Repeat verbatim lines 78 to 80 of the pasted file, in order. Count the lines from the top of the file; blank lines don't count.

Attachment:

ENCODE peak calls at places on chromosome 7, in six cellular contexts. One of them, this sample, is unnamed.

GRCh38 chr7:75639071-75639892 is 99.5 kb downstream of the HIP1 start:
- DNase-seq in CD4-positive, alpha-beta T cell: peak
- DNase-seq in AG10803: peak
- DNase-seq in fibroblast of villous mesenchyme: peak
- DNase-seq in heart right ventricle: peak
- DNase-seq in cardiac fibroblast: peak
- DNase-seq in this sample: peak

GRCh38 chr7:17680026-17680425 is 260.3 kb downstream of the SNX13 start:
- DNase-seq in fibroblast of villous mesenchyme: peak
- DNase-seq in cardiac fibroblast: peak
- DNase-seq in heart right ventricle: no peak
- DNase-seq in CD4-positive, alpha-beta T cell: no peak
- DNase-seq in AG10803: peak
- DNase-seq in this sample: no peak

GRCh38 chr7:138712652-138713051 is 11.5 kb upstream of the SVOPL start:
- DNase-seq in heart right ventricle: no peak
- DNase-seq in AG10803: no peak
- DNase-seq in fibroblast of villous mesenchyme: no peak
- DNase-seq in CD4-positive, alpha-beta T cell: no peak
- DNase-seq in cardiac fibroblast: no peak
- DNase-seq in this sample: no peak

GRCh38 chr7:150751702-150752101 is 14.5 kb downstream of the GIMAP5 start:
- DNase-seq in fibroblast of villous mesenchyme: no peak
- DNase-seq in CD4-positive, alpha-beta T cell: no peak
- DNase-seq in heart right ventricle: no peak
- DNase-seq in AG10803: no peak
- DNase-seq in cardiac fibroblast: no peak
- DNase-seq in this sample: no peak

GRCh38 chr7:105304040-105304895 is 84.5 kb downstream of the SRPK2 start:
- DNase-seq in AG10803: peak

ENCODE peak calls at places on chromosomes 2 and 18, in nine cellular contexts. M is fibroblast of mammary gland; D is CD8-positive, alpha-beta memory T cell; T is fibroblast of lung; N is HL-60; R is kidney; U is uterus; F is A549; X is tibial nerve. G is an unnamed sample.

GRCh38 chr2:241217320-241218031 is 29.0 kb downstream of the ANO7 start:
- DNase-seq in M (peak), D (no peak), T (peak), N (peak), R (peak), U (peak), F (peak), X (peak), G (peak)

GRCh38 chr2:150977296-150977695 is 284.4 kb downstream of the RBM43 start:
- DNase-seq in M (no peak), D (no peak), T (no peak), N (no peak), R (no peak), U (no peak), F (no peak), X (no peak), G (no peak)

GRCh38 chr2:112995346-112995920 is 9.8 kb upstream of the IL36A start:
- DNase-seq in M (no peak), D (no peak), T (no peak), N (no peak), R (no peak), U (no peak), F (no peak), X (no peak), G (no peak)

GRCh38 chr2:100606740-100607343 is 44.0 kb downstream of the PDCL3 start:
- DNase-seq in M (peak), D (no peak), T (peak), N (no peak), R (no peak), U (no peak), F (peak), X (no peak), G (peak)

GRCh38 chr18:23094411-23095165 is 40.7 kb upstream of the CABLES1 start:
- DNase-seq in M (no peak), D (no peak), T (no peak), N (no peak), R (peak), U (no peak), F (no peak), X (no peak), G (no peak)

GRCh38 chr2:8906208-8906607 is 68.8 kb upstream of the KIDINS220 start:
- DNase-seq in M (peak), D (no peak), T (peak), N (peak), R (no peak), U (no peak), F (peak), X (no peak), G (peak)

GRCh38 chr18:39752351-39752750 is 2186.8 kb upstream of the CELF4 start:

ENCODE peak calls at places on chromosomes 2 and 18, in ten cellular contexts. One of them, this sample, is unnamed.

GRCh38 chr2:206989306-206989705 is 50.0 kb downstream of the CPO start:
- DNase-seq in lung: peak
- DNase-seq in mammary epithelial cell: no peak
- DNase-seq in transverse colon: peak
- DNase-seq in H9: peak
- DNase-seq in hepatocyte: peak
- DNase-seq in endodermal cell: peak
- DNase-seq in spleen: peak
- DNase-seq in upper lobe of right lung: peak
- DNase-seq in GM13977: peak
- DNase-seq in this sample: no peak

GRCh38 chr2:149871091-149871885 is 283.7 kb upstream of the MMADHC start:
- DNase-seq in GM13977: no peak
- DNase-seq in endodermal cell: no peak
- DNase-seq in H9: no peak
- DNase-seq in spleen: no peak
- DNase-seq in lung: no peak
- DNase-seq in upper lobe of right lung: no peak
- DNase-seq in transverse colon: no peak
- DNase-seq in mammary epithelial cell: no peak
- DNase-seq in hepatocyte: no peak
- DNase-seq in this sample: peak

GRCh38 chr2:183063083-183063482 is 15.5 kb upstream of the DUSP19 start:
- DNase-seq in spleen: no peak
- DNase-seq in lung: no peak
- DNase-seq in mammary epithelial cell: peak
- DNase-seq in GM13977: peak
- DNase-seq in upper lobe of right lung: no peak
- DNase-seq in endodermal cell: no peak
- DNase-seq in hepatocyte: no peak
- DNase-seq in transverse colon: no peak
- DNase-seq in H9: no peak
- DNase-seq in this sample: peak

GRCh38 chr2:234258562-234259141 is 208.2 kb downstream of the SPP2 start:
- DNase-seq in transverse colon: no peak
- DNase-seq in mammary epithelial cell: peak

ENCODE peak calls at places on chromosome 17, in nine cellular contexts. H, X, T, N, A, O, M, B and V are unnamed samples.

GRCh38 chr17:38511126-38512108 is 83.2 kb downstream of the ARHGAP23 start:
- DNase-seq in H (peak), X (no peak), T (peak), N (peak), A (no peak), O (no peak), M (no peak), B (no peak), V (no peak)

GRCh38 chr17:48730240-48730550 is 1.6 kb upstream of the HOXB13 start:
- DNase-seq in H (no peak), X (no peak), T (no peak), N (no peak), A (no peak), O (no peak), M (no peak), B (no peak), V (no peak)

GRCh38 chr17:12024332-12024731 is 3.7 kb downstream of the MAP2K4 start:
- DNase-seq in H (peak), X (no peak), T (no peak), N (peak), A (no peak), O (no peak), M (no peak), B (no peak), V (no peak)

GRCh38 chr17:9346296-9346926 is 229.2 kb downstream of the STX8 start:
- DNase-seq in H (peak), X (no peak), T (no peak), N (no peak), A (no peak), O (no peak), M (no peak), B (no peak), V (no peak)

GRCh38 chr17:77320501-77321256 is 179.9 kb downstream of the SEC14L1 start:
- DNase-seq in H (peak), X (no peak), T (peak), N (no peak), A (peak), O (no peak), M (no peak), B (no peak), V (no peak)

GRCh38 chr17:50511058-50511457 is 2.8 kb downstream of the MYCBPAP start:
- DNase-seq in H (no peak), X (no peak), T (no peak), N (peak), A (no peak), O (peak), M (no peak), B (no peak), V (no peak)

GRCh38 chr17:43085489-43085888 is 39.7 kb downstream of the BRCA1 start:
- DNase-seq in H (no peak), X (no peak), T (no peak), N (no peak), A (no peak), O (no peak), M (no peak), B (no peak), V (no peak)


- DNase-seq in H9: no peak
- DNase-seq in this sample: peak

GRCh38 chr2:234258562-234259141 is 208.2 kb downstream of the SPP2 start: